Academic journal article The Canadian Journal of Higher Education

50 Shades of Green: An Examination of Sustainability Policy on Canadian Campuses

Academic journal article The Canadian Journal of Higher Education

50 Shades of Green: An Examination of Sustainability Policy on Canadian Campuses

Article excerpt


Human activity is having a significant impact on the planet, to the extent that scientists are no longer certain that the Earth's ecosystems can support and sustain current and future generations (Ehrlich & Ehrlich, 2013; IPCC, 2012; Rockstrom et al., 2009; World Wildlife Fund, 2012). Sustainability and the related concept sustainable development (SD) have emerged as ways of thinking about and dealing with emergent ecological crises (Dryzek, 2005). In 1987, the Brundtland Report defined sustainable development as "meeting the needs of the present without compromising the ability of future generations to meet their own needs." (WCED, 1987 p.4). The world's political leaders pledged their support for Brundtland's position at the UN Earth Summit in Rio de Janeiro in 1992.

Scholars agree on some of the basic tenets of sustainability. Central to shared definitions is a focus on integrating ecological, economic, and social considerations into global institutional decision making. There is much debate on the interplay between these three domains, with subcategories such as strong and weak sustainability (Hopwood, Mellor, & O'Brien, 2005) being identified. However, because the study is based on a census, such distinctions were not investigated. Sustainability concerns include intergenerational equity, intragenerational equity (increasing equity within nations and among developed and developing countries), the ecological limits to economic growth, population growth, planetary health, species extinction, climate change, and the challenge of conserving and enhancing the resource base.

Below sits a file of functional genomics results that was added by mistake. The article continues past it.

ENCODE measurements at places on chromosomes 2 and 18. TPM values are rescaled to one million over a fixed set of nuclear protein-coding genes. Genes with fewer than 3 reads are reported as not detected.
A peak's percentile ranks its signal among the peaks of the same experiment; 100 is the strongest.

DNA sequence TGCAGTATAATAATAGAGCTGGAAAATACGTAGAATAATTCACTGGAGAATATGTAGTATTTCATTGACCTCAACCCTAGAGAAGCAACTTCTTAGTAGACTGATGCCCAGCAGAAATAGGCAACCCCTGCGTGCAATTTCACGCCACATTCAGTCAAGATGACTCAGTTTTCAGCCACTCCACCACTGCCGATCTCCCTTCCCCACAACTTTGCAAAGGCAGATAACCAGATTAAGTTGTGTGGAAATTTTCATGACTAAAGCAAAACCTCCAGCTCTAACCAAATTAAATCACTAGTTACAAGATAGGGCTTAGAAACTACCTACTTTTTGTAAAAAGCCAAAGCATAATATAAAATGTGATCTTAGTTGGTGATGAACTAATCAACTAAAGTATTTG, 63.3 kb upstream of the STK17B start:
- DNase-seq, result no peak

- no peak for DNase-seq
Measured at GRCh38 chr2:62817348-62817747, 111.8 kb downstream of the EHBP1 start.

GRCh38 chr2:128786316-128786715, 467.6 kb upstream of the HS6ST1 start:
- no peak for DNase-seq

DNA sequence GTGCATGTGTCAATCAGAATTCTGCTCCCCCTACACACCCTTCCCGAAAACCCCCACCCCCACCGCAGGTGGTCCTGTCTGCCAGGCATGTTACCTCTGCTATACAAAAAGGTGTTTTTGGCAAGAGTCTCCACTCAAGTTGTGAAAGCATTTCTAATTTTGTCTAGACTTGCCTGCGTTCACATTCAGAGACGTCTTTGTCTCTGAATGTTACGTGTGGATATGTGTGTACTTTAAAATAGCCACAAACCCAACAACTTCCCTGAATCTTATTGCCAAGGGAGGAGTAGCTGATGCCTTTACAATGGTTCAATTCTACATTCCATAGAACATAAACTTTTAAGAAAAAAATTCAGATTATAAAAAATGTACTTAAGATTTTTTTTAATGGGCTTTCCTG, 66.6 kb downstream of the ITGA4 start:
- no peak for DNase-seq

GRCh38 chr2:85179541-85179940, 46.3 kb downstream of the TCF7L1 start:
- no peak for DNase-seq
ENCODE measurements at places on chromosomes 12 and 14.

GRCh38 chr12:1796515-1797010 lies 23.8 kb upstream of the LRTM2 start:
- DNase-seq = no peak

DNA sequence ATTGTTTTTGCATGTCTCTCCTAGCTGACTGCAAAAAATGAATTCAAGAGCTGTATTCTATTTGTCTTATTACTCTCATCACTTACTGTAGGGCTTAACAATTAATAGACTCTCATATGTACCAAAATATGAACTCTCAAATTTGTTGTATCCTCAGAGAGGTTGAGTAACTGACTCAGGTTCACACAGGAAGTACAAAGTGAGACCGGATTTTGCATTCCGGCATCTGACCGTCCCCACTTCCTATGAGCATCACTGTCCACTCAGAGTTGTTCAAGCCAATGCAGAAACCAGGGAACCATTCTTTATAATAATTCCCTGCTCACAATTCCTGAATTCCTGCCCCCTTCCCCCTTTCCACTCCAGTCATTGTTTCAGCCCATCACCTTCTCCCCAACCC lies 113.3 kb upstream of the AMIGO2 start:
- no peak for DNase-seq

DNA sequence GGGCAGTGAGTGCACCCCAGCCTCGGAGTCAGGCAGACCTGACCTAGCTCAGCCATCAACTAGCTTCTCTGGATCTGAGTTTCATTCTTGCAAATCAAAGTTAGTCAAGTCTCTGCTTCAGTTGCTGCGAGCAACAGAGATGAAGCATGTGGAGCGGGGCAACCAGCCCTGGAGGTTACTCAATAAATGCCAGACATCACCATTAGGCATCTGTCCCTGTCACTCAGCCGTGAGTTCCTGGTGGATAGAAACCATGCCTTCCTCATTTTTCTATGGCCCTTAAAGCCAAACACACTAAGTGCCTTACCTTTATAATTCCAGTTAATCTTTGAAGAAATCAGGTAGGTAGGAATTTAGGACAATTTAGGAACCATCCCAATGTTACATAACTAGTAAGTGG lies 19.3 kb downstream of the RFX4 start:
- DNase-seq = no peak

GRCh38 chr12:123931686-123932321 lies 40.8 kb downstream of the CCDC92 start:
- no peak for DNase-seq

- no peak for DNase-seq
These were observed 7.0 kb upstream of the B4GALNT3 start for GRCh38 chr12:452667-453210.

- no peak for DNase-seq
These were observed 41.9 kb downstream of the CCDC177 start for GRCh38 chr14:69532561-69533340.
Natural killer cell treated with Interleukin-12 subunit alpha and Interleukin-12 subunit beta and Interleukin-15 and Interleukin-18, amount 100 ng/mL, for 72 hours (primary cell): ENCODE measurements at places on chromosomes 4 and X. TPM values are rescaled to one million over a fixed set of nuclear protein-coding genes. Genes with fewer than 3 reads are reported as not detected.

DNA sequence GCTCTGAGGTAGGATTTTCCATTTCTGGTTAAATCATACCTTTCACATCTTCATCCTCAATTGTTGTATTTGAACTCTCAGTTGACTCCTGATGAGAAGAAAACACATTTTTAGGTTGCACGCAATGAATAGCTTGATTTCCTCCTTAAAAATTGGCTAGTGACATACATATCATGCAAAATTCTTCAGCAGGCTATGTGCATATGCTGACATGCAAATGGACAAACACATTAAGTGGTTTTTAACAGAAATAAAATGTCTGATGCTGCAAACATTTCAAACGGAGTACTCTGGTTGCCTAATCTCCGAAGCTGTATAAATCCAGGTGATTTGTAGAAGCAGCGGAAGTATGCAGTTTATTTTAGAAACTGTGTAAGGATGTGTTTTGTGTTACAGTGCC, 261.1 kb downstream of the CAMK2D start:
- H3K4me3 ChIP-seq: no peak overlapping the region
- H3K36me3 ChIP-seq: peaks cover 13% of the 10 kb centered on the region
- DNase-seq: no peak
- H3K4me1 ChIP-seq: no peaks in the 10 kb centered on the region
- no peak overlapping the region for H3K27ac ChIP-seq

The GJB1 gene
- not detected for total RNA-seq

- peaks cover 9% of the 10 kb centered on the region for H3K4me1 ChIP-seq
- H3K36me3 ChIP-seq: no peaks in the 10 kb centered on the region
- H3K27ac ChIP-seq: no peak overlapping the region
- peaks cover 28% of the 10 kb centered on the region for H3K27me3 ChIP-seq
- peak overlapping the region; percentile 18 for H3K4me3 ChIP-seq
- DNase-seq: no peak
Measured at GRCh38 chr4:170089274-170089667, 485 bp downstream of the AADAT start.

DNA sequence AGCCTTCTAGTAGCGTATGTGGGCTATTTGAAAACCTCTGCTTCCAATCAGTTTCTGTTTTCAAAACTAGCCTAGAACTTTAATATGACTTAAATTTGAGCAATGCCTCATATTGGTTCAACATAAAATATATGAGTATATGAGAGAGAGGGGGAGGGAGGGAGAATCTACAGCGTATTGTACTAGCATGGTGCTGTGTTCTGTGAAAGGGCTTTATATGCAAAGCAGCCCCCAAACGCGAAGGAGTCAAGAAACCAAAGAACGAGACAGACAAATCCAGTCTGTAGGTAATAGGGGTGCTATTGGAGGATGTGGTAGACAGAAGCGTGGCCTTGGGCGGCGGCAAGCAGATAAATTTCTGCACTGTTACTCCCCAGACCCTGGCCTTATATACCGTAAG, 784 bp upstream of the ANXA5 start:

Among governments and in the private sector, the term "sustainable development" predominates, while academic institutions and NGOs tend to prefer the term "sustainability" (Robinson, 2004). We did not analyze the use of "sustainability" and "sustainable development" in terms of their respective meanings in the context of higher education. In this paper, and in the broader research project that this study is a part of, we use the term "sustainability" broadly to encompass the many ways that people utilize the term, or take up sustainability issues using different terms.1 We have also included discussion of policies and practices that focus solely on environmental considerations. In our experience, some schools use the term "environment" when they actually mean something quite broader.

The United Nations Educational, Scientific and Cultural Organization (UNESCO) has suggested that "[e]ducation . . . is humanity's best hope and most effective asset in the effort to achieve sustainable development." (UNESCO, 1997). In recognition of its importance, UNESCO designated the period 2005-2014 as the Decade of Education for Sustainable Development (DESD). Postsecondary education (PSE) institutions are seen as important players in the movement towards the attainment of a sustainable future. Universities and colleges educate future societal leaders; as such, they have an obligation to produce graduates with an understanding of and a capacity to help solve sustainability problems (Clugston & Clader, 1999; Cortese, 2003; Orr, 1992; Rees, 2010). In addition, universities can lead by incorporating the modelling of sustainable practices into their own physical operations. They are well positioned to accumulate and mobilize new information to confront sustainability-related problems (M'Gonigle & Starke, 2006; Vaughter, Wright, McKenzie, & Lidstone, 2013; Waas, Hugé, Verbruggen, & Wright, 2011). Also, university campuses can serve as experimental teaching environments, where sustainable action, design, and policy can be modelled on behalf of the community at large (Sharp, 2002; Alshuwaikhat & Abubakar, 2008).

This paper focuses on sustainability in postsecondary institutions (also known as higher education institutions) across Canada. A small body of literature exists that examines environment and sustainability (herein environment/sustainability) governance in Canadian postsecondary education institutions (Leduc, 2010; Moore, 2005; Wright, 2003, 2004, 2006). …

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